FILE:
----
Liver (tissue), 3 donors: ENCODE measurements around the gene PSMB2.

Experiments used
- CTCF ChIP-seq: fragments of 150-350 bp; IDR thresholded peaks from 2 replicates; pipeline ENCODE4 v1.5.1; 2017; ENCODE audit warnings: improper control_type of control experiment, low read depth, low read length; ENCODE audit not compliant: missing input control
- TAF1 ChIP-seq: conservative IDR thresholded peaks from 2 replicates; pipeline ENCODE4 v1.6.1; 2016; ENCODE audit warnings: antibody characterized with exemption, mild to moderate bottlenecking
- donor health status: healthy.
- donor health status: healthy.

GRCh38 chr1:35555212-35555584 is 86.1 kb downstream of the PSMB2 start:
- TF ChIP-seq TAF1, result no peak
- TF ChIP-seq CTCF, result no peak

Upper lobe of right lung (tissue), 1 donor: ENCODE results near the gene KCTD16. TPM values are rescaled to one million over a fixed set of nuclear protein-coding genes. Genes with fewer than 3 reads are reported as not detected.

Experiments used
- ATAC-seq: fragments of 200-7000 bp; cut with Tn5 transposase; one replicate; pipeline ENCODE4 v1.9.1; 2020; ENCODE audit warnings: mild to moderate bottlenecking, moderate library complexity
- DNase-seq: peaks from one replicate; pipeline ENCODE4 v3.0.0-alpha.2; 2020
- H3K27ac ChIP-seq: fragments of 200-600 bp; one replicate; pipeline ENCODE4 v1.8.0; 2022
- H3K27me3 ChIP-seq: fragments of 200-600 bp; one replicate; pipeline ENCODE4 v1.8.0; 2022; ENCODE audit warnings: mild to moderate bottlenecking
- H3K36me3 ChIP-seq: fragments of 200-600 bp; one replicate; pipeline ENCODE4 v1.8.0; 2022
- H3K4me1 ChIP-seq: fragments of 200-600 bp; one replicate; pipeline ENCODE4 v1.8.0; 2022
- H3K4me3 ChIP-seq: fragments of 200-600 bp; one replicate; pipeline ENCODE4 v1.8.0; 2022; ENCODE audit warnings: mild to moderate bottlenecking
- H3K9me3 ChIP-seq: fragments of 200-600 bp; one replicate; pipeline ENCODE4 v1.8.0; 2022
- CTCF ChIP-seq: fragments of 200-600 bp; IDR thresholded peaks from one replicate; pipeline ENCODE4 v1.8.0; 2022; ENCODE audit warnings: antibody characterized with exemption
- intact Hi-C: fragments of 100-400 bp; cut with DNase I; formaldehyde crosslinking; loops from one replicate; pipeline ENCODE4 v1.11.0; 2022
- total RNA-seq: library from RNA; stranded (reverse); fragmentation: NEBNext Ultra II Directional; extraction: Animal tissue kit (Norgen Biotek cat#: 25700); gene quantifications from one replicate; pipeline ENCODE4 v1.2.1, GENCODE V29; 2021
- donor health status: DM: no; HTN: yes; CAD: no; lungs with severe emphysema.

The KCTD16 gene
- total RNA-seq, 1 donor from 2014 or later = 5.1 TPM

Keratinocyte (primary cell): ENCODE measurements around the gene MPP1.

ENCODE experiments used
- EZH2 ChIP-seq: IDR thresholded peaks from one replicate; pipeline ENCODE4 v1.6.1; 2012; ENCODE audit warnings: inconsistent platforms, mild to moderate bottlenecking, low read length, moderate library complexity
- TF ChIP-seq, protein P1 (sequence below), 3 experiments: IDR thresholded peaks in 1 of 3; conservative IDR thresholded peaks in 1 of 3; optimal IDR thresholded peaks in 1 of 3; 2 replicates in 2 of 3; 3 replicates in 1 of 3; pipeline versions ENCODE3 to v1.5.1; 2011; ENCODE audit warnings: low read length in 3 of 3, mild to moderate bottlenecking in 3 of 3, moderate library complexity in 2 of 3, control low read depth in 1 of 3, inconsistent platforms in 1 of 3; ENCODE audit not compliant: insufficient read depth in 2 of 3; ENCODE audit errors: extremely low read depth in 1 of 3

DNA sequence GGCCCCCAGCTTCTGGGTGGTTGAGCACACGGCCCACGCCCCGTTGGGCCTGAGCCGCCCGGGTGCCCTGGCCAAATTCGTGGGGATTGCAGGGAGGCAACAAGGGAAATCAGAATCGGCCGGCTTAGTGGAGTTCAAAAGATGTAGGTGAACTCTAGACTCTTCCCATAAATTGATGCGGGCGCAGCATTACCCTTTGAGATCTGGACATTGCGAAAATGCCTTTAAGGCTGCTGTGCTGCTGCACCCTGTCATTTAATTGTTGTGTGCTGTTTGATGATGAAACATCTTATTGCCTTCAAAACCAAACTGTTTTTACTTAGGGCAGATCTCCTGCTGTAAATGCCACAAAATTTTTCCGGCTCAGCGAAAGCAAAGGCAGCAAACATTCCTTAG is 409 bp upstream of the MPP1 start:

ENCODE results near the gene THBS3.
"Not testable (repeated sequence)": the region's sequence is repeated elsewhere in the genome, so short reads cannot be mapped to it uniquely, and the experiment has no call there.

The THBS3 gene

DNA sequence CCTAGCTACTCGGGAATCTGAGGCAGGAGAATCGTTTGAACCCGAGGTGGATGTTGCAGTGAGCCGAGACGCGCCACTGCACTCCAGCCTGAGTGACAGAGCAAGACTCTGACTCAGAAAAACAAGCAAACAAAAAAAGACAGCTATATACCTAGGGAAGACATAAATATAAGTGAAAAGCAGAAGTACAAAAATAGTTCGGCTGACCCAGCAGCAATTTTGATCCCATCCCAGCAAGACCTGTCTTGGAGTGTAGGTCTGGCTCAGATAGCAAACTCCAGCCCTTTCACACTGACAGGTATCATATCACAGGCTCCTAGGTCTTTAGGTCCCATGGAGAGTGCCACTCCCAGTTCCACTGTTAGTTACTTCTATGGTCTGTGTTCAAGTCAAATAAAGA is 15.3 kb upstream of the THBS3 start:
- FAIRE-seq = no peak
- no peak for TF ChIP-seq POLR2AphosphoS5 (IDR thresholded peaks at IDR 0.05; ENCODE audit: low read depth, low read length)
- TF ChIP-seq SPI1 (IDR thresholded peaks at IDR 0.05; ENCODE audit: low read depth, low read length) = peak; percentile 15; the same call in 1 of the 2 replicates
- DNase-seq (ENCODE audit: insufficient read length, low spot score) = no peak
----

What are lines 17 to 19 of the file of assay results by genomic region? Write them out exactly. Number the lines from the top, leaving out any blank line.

- H3K4me1 ChIP-seq: fragments of 200-600 bp; one replicate; pipeline ENCODE4 v1.8.0; 2022
- H3K4me3 ChIP-seq: fragments of 200-600 bp; one replicate; pipeline ENCODE4 v1.8.0; 2022; ENCODE audit warnings: mild to moderate bottlenecking
- H3K9me3 ChIP-seq: fragments of 200-600 bp; one replicate; pipeline ENCODE4 v1.8.0; 2022